AS a man with a lifelong habit of slouching that no amount of nagging from friends and family has been able to fix, I am always willing to try anything that might help me stand a little straighter writes Steve Tyler.
Step forward SOLE’s custom footbeds. Although not specifically aimed at serial slouchers, the orthotics are claimed to help improve natural motion, enhance balance and reduce the ill effects of poor pressure distribution.
I took delivery of a pair of the company’s insulated response footbeds to see if slipping a new pair of insoles into my shoes would make any inroads into improving my posture.
The “insulated” part of the orthotics’ title refers to the 3M Thinsulate insulation built into each pair and the manufacturer recommends them for use in everything from hiking shoes to ski and snowboard boots.
I opted to try them out in a regular pair of boots and set about following the easy fitting instructions. A handy feature of the SOLE footbeds is their ability to be molded by either heating them in an oven or simply by wearing them.
Going with the former approach, I placed the footbeds into the oven for a couple of minutes before inserting them in my boots and standing on them for a further minute. Aside from the nice feeling of warmth, the immediately noticeable thing was how upright I felt. The footbeds lifted my arches and forced me to stand in a much more “correct” manner.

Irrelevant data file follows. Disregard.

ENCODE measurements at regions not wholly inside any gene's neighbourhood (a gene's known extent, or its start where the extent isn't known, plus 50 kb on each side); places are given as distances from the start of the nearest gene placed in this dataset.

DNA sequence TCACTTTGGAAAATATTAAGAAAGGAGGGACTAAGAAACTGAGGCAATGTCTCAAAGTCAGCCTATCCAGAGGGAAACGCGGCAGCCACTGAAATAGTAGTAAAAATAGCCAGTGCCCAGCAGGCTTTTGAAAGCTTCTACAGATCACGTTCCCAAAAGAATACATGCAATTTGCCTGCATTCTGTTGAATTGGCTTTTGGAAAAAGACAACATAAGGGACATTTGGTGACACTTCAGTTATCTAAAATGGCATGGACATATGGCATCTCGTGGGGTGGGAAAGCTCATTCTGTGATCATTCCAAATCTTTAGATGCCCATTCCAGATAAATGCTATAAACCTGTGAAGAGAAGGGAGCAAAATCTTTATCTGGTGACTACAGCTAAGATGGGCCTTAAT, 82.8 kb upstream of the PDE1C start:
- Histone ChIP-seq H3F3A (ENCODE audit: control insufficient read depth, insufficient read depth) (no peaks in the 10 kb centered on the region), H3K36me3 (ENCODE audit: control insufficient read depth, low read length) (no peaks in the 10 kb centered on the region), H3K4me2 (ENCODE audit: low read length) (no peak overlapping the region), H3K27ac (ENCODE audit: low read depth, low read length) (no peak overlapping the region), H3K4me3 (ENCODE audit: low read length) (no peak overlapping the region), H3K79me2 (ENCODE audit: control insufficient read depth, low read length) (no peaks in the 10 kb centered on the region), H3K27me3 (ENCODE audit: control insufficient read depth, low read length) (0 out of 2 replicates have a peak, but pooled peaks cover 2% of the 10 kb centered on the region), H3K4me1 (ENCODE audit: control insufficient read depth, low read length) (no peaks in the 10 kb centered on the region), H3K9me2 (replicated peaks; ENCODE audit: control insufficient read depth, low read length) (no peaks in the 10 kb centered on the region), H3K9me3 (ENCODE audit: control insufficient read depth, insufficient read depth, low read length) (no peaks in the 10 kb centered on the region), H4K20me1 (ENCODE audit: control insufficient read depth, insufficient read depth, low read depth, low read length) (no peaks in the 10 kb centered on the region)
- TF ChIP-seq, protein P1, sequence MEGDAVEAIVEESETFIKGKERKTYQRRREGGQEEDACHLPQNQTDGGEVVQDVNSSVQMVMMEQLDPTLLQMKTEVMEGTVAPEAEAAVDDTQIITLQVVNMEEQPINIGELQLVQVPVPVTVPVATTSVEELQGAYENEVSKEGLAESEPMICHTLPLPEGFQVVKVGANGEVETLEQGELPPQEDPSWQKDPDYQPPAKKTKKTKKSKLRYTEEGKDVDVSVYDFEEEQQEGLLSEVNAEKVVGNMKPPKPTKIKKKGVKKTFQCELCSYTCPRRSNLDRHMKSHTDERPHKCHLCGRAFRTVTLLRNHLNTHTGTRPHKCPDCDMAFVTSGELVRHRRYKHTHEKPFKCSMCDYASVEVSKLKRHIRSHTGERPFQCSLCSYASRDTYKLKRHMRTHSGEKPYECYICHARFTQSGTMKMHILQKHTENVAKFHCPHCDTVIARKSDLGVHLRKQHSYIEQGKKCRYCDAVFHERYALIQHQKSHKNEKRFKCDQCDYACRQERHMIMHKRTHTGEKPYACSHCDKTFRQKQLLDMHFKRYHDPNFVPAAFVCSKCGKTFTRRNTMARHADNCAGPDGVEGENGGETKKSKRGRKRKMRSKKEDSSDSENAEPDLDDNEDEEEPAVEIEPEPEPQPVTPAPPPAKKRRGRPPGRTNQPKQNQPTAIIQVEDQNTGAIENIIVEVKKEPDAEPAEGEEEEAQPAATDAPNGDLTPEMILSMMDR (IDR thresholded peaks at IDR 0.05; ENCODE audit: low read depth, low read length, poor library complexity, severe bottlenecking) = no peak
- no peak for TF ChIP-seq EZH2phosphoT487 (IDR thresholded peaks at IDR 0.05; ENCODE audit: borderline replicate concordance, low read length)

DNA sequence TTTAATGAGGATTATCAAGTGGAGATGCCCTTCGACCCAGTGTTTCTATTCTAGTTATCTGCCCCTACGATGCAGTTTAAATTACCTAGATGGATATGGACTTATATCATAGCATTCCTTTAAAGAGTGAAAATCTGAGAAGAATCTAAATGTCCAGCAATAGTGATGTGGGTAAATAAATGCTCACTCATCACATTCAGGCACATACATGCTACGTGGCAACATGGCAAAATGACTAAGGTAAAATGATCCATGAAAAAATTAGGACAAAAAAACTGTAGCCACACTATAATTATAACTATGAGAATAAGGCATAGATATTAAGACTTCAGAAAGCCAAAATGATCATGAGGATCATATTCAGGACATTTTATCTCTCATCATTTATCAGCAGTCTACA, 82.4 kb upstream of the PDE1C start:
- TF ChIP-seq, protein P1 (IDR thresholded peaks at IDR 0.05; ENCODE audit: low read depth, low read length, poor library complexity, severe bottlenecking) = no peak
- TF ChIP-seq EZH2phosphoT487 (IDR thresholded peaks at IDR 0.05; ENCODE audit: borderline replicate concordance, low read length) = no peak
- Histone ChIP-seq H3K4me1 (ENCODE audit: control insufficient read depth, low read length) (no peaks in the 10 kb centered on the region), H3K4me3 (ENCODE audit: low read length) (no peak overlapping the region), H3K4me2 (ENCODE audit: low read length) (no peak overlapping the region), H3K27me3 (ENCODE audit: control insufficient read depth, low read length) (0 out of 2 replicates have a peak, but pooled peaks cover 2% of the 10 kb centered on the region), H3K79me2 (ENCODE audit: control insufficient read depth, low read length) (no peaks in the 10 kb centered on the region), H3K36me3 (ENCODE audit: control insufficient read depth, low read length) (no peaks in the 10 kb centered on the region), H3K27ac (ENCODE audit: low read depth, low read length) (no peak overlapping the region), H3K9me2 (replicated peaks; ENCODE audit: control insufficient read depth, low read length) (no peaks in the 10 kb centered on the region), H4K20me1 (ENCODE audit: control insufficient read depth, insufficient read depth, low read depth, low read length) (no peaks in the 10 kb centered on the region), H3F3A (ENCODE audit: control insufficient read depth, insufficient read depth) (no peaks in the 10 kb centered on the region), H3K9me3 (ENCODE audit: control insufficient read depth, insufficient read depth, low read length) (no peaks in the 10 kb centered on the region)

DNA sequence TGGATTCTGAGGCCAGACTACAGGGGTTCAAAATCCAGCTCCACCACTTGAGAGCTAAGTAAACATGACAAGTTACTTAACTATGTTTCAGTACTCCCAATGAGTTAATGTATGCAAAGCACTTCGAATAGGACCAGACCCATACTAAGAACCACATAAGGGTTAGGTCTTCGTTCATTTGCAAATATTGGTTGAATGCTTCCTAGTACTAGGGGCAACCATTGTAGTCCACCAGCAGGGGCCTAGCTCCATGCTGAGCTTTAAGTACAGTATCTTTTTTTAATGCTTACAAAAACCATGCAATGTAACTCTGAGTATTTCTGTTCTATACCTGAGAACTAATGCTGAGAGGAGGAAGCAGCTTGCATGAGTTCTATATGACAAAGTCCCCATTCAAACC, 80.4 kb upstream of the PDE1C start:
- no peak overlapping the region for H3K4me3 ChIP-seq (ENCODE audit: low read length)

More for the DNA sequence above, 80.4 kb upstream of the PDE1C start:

Over the week of my field test, I wore the SOLE-equipped boots on my daily commute to work and for a weekend walk through a forest. Initially it felt quite strange as I seemed so much taller than I remembered, but given the footbeds’ slim profile this must have been as a result of an improved posture.
I found that it does take a bit of getting used to the way the insoles support your feet and actually considered removing them after my first walk, but patience proved to be a virtue as by the third day of having them fitted I couldn’t really remember what it felt like to walk without them.
As a keen runner, I was especially interested in SOLE’s claim that the footbeds can reduce plantar fascia strain. As anyone who has been hit with the pain of plantar fasciitis can confirm, this feature could be a Godsend.
I decided not to place the insoles into my trainers, but I did go for a 10km trail run at the end of my week-long trial to see if I noticed any difference in my gait. Although it is fairly unscientific, I definitely felt more springy and able to run on the balls of my feet so wearing SOLE footbeds may be a good bet for any aspiring athletes.
Ultimately, there is no doubt that wearing the footbeds improved my posture and made something as mundane as walking much more comfortable. £45 a pair might sound like a lot to spend on shoe inserts, but for the benefits they provide it is a price worth paying.